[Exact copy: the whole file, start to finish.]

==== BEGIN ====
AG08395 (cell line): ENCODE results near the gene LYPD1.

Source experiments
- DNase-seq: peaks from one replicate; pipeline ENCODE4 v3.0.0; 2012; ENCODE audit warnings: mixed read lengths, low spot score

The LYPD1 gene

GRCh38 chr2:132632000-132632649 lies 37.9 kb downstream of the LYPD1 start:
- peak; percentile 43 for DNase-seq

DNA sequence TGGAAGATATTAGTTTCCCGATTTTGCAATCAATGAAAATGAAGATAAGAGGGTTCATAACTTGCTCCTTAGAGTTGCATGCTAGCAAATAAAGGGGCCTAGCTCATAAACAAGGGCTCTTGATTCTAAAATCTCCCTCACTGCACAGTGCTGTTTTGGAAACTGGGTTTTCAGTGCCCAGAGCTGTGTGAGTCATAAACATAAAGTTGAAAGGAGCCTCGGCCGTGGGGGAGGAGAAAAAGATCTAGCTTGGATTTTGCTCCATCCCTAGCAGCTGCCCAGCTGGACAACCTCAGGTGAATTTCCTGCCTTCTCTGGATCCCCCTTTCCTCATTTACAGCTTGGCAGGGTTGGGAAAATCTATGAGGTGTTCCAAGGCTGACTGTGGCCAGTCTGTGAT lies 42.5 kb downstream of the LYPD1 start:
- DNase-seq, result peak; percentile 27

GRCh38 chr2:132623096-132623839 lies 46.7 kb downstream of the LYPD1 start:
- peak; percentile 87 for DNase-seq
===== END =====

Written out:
AG08395 (cell line): ENCODE results near the gene LYPD1.

Source experiments
- DNase-seq: peaks from one replicate; pipeline ENCODE4 v3.0.0; 2012; ENCODE audit warnings: mixed read lengths, low spot score

The LYPD1 gene

GRCh38 chr2:132632000-132632649 lies 37.9 kb downstream of the LYPD1 start:
- peak; percentile 43 for DNase-seq

DNA sequence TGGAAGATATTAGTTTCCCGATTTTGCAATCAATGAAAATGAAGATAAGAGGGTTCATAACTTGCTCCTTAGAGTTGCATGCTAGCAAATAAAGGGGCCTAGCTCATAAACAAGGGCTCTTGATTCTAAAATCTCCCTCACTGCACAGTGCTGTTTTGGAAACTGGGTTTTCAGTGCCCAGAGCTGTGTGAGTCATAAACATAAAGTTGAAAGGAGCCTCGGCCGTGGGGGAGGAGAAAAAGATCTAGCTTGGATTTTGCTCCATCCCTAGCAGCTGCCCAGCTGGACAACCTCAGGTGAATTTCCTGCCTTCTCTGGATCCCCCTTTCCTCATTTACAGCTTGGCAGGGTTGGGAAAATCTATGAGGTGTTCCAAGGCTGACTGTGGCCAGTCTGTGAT lies 42.5 kb downstream of the LYPD1 start:
- DNase-seq, result peak; percentile 27

GRCh38 chr2:132623096-132623839 lies 46.7 kb downstream of the LYPD1 start:
- peak; percentile 87 for DNase-seq